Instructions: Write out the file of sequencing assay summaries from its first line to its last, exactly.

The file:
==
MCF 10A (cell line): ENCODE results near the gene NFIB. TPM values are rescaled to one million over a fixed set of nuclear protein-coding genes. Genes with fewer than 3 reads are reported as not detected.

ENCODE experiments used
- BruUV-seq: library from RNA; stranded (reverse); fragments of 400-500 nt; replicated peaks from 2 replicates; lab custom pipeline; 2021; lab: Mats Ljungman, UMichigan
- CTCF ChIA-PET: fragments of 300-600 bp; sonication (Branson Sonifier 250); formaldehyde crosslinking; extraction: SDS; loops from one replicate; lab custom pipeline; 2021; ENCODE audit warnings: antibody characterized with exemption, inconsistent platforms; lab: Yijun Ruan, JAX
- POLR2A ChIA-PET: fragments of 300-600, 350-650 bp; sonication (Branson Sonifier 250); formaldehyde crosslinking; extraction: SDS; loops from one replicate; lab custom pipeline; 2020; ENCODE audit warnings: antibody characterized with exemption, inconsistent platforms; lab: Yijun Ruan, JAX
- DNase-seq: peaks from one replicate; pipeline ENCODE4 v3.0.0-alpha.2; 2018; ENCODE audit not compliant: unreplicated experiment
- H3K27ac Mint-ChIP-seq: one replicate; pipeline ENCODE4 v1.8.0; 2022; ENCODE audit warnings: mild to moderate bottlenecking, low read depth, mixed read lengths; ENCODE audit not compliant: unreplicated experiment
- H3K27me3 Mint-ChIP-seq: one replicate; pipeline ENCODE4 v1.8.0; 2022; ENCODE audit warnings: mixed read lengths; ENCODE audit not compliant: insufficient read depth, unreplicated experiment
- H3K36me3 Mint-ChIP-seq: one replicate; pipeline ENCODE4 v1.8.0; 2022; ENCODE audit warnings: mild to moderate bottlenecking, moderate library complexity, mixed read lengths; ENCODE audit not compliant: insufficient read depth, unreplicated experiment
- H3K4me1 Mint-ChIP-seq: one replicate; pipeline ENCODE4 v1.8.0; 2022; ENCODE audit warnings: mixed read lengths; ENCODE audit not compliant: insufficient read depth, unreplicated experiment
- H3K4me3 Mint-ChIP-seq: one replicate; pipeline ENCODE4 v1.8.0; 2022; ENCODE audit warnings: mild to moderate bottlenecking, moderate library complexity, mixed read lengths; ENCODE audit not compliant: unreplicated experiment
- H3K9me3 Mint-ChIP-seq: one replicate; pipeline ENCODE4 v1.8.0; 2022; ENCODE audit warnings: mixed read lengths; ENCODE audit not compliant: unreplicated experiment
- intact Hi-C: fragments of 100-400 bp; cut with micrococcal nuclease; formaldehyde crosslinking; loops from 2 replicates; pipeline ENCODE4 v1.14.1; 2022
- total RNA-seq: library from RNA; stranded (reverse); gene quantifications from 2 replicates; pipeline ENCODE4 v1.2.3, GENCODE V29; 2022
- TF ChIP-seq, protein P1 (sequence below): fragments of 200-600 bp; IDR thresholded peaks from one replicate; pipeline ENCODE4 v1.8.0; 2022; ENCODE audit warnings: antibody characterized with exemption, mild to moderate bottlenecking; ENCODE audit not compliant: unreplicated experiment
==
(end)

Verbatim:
MCF 10A (cell line): ENCODE results near the gene NFIB. TPM values are rescaled to one million over a fixed set of nuclear protein-coding genes. Genes with fewer than 3 reads are reported as not detected.

ENCODE experiments used
- BruUV-seq: library from RNA; stranded (reverse); fragments of 400-500 nt; replicated peaks from 2 replicates; lab custom pipeline; 2021; lab: Mats Ljungman, UMichigan
- CTCF ChIA-PET: fragments of 300-600 bp; sonication (Branson Sonifier 250); formaldehyde crosslinking; extraction: SDS; loops from one replicate; lab custom pipeline; 2021; ENCODE audit warnings: antibody characterized with exemption, inconsistent platforms; lab: Yijun Ruan, JAX
- POLR2A ChIA-PET: fragments of 300-600, 350-650 bp; sonication (Branson Sonifier 250); formaldehyde crosslinking; extraction: SDS; loops from one replicate; lab custom pipeline; 2020; ENCODE audit warnings: antibody characterized with exemption, inconsistent platforms; lab: Yijun Ruan, JAX
- DNase-seq: peaks from one replicate; pipeline ENCODE4 v3.0.0-alpha.2; 2018; ENCODE audit not compliant: unreplicated experiment
- H3K27ac Mint-ChIP-seq: one replicate; pipeline ENCODE4 v1.8.0; 2022; ENCODE audit warnings: mild to moderate bottlenecking, low read depth, mixed read lengths; ENCODE audit not compliant: unreplicated experiment
- H3K27me3 Mint-ChIP-seq: one replicate; pipeline ENCODE4 v1.8.0; 2022; ENCODE audit warnings: mixed read lengths; ENCODE audit not compliant: insufficient read depth, unreplicated experiment
- H3K36me3 Mint-ChIP-seq: one replicate; pipeline ENCODE4 v1.8.0; 2022; ENCODE audit warnings: mild to moderate bottlenecking, moderate library complexity, mixed read lengths; ENCODE audit not compliant: insufficient read depth, unreplicated experiment
- H3K4me1 Mint-ChIP-seq: one replicate; pipeline ENCODE4 v1.8.0; 2022; ENCODE audit warnings: mixed read lengths; ENCODE audit not compliant: insufficient read depth, unreplicated experiment
- H3K4me3 Mint-ChIP-seq: one replicate; pipeline ENCODE4 v1.8.0; 2022; ENCODE audit warnings: mild to moderate bottlenecking, moderate library complexity, mixed read lengths; ENCODE audit not compliant: unreplicated experiment
- H3K9me3 Mint-ChIP-seq: one replicate; pipeline ENCODE4 v1.8.0; 2022; ENCODE audit warnings: mixed read lengths; ENCODE audit not compliant: unreplicated experiment
- intact Hi-C: fragments of 100-400 bp; cut with micrococcal nuclease; formaldehyde crosslinking; loops from 2 replicates; pipeline ENCODE4 v1.14.1; 2022
- total RNA-seq: library from RNA; stranded (reverse); gene quantifications from 2 replicates; pipeline ENCODE4 v1.2.3, GENCODE V29; 2022
- TF ChIP-seq, protein P1 (sequence below): fragments of 200-600 bp; IDR thresholded peaks from one replicate; pipeline ENCODE4 v1.8.0; 2022; ENCODE audit warnings: antibody characterized with exemption, mild to moderate bottlenecking; ENCODE audit not compliant: unreplicated experiment